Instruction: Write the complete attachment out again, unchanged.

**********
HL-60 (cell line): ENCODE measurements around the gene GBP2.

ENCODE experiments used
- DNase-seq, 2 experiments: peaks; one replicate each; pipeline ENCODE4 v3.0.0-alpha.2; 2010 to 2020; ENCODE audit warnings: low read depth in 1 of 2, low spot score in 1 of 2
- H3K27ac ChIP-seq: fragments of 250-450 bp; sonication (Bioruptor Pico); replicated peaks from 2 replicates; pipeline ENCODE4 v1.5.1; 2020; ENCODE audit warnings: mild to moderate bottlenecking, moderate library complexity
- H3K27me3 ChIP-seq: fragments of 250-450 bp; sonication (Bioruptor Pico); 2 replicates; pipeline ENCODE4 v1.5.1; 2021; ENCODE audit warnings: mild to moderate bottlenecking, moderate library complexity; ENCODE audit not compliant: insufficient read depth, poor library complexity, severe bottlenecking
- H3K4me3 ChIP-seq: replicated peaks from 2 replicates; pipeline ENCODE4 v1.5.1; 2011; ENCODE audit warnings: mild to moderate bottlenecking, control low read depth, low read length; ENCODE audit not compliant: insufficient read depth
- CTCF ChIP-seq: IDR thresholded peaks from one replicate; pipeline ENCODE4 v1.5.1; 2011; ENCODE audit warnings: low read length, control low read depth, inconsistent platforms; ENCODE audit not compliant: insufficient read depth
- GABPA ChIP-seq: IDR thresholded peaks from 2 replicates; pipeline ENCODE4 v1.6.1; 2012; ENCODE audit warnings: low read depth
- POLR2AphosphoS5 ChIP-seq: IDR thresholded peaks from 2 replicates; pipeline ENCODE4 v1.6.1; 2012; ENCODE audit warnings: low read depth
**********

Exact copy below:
HL-60 (cell line): ENCODE measurements around the gene GBP2.

ENCODE experiments used
- DNase-seq, 2 experiments: peaks; one replicate each; pipeline ENCODE4 v3.0.0-alpha.2; 2010 to 2020; ENCODE audit warnings: low read depth in 1 of 2, low spot score in 1 of 2
- H3K27ac ChIP-seq: fragments of 250-450 bp; sonication (Bioruptor Pico); replicated peaks from 2 replicates; pipeline ENCODE4 v1.5.1; 2020; ENCODE audit warnings: mild to moderate bottlenecking, moderate library complexity
- H3K27me3 ChIP-seq: fragments of 250-450 bp; sonication (Bioruptor Pico); 2 replicates; pipeline ENCODE4 v1.5.1; 2021; ENCODE audit warnings: mild to moderate bottlenecking, moderate library complexity; ENCODE audit not compliant: insufficient read depth, poor library complexity, severe bottlenecking
- H3K4me3 ChIP-seq: replicated peaks from 2 replicates; pipeline ENCODE4 v1.5.1; 2011; ENCODE audit warnings: mild to moderate bottlenecking, control low read depth, low read length; ENCODE audit not compliant: insufficient read depth
- CTCF ChIP-seq: IDR thresholded peaks from one replicate; pipeline ENCODE4 v1.5.1; 2011; ENCODE audit warnings: low read length, control low read depth, inconsistent platforms; ENCODE audit not compliant: insufficient read depth
- GABPA ChIP-seq: IDR thresholded peaks from 2 replicates; pipeline ENCODE4 v1.6.1; 2012; ENCODE audit warnings: low read depth
- POLR2AphosphoS5 ChIP-seq: IDR thresholded peaks from 2 replicates; pipeline ENCODE4 v1.6.1; 2012; ENCODE audit warnings: low read depth